The FDA’s approval of TPV was based on two randomized, controlled, open-label, multicenter phase 3 clinical trials, RESIST-1 and RESIST-2 (Randomized Evaluation of Strategic Intervention in Multidrug-Resistant Patients with Tipranavir). The trials enrolled a combined 1,159 triple antiretroviral class-experienced patients with a history of at least two prior PI-based antiretroviral regimens, including one therapeutic failure and at least one (but not more than two) primary protease gene mutations.
The patients received TPV in combination with ritonavir 200 mg plus an optimum background regimen (OBR) or a control regimen of an approved PI (i.e., lopinavir [Kaletra, Abbott], amprenavir [Agenerase, GlaxoSmithKline], saquinavir mesylate [Fortovase, Invirase, Roche], or sulfate [Crixivan, Merck]) in combination with ritonavir plus OBR for 24 weeks.
As observed from the trial data, TPV therapy, compared with other FDA-approved PIs, resulted in an increase in the number of virological responders. Forty percent of subjects achieved a viral load reduction of HIV-1 RNA of at least 1 log10 (the virological responders), compared with 18% for the control group. Furthermore, fewer individuals who received TPV experienced virological failure than did patients receiving approved drugs.
Thirty percent of the TPV patients were unable to achieve at least a 0.5 log10 decline from baseline and a viral RNA load below 100,000 copies by the eighth week.
Twelve percent achieved an initial response but experienced viral rebounding by week 24, whereas 7% did not respond at all, compared with 59%, 11%, and 8% for the control group, respectively. These results indicate that TPV may provide superior efficacy compared with other PIs in second-line or later regimens of antiretroviral therapy for HIV-1 infection.9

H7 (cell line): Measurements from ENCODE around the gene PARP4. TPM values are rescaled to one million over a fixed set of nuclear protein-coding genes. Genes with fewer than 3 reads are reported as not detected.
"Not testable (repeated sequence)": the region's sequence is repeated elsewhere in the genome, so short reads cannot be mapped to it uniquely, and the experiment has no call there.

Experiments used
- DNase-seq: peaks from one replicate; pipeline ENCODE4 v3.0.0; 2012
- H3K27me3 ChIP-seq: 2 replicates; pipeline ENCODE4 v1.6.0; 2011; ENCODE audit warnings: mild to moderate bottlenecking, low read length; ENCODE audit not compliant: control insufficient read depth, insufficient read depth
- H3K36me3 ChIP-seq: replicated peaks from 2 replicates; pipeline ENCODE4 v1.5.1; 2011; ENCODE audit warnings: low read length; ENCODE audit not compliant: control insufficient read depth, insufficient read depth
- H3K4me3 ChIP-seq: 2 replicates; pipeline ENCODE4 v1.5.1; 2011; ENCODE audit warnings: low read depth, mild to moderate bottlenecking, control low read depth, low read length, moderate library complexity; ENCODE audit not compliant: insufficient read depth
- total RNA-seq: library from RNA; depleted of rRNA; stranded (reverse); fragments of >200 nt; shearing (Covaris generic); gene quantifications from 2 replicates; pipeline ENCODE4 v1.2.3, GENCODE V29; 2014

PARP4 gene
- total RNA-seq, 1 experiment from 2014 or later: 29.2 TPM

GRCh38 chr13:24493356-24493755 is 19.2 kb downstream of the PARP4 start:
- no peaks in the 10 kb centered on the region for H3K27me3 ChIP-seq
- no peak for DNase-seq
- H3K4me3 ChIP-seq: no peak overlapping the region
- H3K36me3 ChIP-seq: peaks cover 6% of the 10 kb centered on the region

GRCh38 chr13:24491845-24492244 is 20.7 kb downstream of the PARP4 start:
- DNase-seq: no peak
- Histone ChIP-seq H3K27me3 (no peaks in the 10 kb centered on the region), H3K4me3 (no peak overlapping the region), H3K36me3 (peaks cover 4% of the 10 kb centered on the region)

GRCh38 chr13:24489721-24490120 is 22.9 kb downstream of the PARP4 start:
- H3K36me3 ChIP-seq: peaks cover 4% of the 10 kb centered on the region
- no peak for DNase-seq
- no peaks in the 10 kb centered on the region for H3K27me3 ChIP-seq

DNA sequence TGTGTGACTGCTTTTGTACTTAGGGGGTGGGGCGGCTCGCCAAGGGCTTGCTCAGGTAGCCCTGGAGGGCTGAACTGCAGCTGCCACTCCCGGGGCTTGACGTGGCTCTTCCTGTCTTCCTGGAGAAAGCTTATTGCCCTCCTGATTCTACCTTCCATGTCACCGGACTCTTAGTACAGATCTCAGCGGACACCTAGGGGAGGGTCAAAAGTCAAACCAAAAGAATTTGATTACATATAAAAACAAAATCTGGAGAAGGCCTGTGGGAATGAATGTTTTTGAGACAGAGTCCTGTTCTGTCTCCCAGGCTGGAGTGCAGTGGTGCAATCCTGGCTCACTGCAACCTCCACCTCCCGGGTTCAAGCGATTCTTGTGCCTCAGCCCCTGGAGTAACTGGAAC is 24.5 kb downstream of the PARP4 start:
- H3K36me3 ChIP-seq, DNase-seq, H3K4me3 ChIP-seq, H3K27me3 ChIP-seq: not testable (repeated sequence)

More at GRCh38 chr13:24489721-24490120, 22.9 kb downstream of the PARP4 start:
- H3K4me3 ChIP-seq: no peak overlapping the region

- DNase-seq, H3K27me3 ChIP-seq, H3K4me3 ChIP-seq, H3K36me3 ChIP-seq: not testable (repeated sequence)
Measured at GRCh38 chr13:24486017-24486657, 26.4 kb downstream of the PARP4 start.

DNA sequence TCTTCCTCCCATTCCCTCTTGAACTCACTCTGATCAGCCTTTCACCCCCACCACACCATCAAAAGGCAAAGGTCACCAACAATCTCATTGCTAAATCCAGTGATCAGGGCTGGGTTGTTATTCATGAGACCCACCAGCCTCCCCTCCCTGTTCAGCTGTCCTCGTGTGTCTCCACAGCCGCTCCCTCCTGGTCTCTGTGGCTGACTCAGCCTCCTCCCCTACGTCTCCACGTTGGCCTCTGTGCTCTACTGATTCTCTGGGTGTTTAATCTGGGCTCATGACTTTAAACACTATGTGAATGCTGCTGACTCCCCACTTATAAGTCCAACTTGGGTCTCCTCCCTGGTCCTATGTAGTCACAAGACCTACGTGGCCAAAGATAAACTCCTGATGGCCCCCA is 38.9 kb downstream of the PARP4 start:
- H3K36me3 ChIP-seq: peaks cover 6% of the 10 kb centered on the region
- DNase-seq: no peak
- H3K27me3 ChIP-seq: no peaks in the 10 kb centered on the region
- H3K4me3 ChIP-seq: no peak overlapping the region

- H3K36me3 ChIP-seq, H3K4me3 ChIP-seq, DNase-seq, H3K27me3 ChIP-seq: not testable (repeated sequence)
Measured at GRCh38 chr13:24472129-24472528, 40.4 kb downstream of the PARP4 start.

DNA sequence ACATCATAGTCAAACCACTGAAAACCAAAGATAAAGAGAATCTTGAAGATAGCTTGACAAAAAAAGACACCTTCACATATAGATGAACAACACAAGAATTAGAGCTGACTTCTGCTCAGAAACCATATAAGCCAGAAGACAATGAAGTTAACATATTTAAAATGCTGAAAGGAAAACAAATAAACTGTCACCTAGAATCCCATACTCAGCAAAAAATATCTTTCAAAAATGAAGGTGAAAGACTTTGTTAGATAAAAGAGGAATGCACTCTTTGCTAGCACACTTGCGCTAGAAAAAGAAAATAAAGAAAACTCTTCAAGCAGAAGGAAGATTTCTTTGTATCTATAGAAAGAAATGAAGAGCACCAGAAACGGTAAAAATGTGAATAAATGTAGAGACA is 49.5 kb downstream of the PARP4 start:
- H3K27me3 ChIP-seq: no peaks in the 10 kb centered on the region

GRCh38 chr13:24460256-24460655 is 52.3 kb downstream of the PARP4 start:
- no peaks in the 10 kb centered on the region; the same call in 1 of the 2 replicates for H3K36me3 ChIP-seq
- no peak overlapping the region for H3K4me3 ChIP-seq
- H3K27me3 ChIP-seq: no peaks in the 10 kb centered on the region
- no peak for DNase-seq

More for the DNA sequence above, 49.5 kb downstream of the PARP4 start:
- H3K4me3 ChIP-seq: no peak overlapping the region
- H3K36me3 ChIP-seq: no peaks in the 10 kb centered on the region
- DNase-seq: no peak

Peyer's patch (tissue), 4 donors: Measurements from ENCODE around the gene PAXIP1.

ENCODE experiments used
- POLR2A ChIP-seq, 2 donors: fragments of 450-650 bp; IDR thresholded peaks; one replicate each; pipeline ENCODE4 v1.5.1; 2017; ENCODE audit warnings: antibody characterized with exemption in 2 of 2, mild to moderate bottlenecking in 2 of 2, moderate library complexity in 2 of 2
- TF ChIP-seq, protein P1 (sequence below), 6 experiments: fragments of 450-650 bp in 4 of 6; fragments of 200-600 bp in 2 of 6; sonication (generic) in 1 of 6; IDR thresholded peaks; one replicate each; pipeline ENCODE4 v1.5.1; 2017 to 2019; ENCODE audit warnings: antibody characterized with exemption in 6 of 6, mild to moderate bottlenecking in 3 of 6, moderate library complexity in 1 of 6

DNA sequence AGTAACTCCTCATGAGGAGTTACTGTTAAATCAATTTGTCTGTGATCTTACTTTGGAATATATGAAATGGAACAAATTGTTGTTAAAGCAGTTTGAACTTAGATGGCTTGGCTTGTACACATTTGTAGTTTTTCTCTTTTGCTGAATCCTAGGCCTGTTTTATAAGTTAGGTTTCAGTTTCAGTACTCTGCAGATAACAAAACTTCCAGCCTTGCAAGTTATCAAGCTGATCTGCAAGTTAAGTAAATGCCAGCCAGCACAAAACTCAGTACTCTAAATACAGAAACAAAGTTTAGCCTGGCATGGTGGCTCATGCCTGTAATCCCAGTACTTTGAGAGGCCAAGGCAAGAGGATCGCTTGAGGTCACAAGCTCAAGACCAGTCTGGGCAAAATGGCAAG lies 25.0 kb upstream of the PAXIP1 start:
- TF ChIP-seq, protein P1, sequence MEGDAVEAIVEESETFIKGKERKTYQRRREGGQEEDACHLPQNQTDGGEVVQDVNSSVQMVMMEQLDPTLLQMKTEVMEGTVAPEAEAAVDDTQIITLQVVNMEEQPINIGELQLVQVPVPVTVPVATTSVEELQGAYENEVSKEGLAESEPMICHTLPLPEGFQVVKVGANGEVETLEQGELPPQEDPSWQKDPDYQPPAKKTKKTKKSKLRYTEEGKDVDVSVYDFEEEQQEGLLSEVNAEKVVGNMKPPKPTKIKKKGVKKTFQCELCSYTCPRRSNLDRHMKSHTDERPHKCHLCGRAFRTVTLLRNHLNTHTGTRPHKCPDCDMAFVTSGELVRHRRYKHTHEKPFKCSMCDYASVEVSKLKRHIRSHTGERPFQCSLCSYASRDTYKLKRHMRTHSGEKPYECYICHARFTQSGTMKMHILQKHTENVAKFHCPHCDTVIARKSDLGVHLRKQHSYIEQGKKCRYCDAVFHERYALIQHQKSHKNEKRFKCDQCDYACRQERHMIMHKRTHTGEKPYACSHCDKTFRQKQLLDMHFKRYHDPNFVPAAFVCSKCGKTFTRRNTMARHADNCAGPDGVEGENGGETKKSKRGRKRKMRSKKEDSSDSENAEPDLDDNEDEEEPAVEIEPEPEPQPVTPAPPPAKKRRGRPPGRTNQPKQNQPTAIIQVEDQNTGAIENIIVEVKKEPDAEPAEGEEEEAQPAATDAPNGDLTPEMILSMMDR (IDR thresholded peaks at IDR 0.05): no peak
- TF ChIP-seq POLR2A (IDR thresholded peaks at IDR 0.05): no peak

The approval of tipranavir/(TPV/r) was based on an analysis of plasma HIV-1 RNA levels in two controlled, phase 3 studies of 24 weeks’ duration. In both studies, treatment-experienced adults with evidence of HIV-1 replication, despite ongoing anti-retroviral therapy, were evaluated for their responses to clinically advanced, antiretroviral agents from three drug classes: nucleoside reverse transcriptase inhibitors (NRTIs), non-nucleoside reverse transcriptase inhibitors (NNR-TIs), and PIs.
In the two phase 3 studies, 40% of the HIV-1-positive patients who received TPV/r responded to treatment, whereas 18% of the comparator group responded. Treatment response was defined as a confirmed 1 log10 or greater decrease in HIV RNA copies from the baseline evaluation.
ADVERSE DRUG EVENTS
In clinical studies, adverse drug effects (ADEs) were more common in the TPV/r arm than in the standard of care comparator PI/ritonavir (CPI/r) arm in both RESIST 1 and RESIST 2 trials. Most of these ADEs were mild or moderate and asymptomatic, with the most common being gastrointestinal. Diarrhea occurred in 24.1% of patients in the TPV/r arm in the RESIST 1 trial and in 22.5% of patients in the TPV/r arm in the RESIST 2 trial.